Tue 25 Nov
When the first previews of Mac OS X’s “Aqua” interface made their way around the Web, I remember a designer friend of mine pronounced them to be “ass.” This was in the midst of a rage for a pixel-based aesthetic that fetishized jaggy fonts and graphics tied intimately to the display limitations of computer monitors.
Many designers then looked down upon any design element that was anti-aliased, shaded or that cast a shadow of any sort, and yet it’s since become apparent that this is the future of interface design. Soon afterwards, Windows XP copied much of the same aesthetic, and Windows applications like the recent version of AOL and new programs like Picasa have whole-heartedly embraced this direction.
If you need further proof of this style’s rising dominance, then have a look at this ‘release candidate’ for the Road Runner portal, which will soon be the default home page for Time Warner Cable’s broadband customers. It’s a beautiful, intricate and painstaking implementation of Flash that makes Yahoo! seem painfully dated. I will admit that it has its fair share of questionable design elements — its dodgy, amorphous header will be looked back upon as an embarrassment of early 21st century design clichés — but in total, the site is a winning endeavor of smart, consumer-friendly Web development.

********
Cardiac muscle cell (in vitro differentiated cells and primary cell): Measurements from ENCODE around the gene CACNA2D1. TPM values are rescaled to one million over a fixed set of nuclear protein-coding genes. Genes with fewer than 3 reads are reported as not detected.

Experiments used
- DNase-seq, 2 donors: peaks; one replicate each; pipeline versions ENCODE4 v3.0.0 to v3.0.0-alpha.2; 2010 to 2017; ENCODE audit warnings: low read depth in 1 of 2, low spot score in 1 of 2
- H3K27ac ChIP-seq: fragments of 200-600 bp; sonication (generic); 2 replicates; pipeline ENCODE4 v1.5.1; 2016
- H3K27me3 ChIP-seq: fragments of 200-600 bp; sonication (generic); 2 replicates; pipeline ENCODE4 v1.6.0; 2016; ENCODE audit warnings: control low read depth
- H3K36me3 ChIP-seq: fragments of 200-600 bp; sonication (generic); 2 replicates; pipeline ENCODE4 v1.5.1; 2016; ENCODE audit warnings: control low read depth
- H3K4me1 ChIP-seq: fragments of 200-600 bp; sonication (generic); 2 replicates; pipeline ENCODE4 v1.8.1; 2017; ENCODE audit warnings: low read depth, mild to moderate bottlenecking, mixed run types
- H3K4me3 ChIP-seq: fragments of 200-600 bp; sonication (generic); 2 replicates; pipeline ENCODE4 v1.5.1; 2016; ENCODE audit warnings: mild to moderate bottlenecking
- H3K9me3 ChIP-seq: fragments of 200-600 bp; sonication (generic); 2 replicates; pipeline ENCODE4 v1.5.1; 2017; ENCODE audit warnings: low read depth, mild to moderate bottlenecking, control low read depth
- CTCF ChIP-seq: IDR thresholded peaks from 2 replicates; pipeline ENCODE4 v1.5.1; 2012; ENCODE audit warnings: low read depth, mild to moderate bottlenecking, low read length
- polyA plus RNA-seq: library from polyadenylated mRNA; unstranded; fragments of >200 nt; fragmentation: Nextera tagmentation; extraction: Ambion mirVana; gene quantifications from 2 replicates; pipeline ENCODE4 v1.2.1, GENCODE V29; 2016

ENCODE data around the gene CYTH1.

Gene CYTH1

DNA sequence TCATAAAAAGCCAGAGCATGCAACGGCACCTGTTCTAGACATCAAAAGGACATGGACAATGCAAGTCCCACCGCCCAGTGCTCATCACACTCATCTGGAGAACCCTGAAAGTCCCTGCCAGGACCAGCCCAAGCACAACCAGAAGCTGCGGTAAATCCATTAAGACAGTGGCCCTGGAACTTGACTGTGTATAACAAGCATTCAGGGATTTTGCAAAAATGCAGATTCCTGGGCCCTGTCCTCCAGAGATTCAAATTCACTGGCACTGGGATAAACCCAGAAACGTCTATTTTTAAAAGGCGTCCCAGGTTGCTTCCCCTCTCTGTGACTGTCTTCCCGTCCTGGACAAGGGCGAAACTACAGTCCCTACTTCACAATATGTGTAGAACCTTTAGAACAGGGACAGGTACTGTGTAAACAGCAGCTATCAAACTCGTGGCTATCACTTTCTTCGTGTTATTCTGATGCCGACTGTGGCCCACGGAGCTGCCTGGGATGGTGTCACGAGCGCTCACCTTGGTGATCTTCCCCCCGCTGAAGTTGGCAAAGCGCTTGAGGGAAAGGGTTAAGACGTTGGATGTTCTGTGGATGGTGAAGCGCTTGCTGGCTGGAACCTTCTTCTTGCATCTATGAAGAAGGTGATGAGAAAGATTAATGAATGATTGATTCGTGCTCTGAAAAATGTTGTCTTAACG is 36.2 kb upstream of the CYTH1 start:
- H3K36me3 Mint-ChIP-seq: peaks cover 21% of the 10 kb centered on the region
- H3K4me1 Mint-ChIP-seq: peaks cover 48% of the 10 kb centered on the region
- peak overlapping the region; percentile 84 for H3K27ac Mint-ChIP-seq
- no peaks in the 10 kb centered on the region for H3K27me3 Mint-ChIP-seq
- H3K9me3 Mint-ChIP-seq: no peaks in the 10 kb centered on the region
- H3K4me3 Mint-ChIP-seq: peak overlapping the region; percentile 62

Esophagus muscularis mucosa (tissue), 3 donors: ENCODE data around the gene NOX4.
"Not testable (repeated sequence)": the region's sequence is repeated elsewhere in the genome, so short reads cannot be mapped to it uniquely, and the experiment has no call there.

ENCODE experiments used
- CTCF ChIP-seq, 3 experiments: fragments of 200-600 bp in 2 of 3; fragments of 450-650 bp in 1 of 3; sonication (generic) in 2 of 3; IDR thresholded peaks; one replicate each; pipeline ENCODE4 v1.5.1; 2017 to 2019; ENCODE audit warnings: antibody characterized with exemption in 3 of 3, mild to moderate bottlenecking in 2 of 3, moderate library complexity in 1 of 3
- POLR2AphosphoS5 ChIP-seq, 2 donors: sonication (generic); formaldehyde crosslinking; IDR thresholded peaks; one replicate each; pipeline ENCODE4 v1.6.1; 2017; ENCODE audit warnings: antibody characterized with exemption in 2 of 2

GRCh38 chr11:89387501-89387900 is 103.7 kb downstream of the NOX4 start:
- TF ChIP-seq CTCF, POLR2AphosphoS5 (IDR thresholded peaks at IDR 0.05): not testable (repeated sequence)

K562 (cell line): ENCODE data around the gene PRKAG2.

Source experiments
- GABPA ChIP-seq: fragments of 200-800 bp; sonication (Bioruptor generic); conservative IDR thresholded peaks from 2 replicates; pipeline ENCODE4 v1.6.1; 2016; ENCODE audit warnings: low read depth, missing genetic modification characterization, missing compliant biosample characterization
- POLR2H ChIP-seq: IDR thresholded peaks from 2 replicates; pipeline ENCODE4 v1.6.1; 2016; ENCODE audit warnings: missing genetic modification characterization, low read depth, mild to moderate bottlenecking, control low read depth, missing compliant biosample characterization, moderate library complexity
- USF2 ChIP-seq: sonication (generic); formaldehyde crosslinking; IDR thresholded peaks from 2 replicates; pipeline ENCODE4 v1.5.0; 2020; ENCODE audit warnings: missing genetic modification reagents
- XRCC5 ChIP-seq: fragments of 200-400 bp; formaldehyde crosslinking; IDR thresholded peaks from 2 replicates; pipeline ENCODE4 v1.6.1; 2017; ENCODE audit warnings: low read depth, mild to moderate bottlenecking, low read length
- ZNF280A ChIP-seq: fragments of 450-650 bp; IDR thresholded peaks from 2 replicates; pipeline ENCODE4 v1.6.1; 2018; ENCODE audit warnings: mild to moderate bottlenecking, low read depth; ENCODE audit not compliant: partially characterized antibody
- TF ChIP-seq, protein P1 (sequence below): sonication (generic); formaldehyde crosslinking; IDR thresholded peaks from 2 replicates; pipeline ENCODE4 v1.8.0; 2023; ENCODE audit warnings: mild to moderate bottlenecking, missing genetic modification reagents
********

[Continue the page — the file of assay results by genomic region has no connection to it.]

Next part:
The site practically delights in clever, subtle interface details of an order more commonly found in major software packages than on Web sites (I challenge anyone not to find at least some measure of amusement from the animated Road Runner head), which is as good an indication as any that the people who worked on this — I don’t yet know who, but I hope to find out soon — enjoyed their work on this project. I’ve long been convinced that there is a secret stash of notably smart, forward-thinking creative professionals and executives at Time Warner Cable, and this proves it.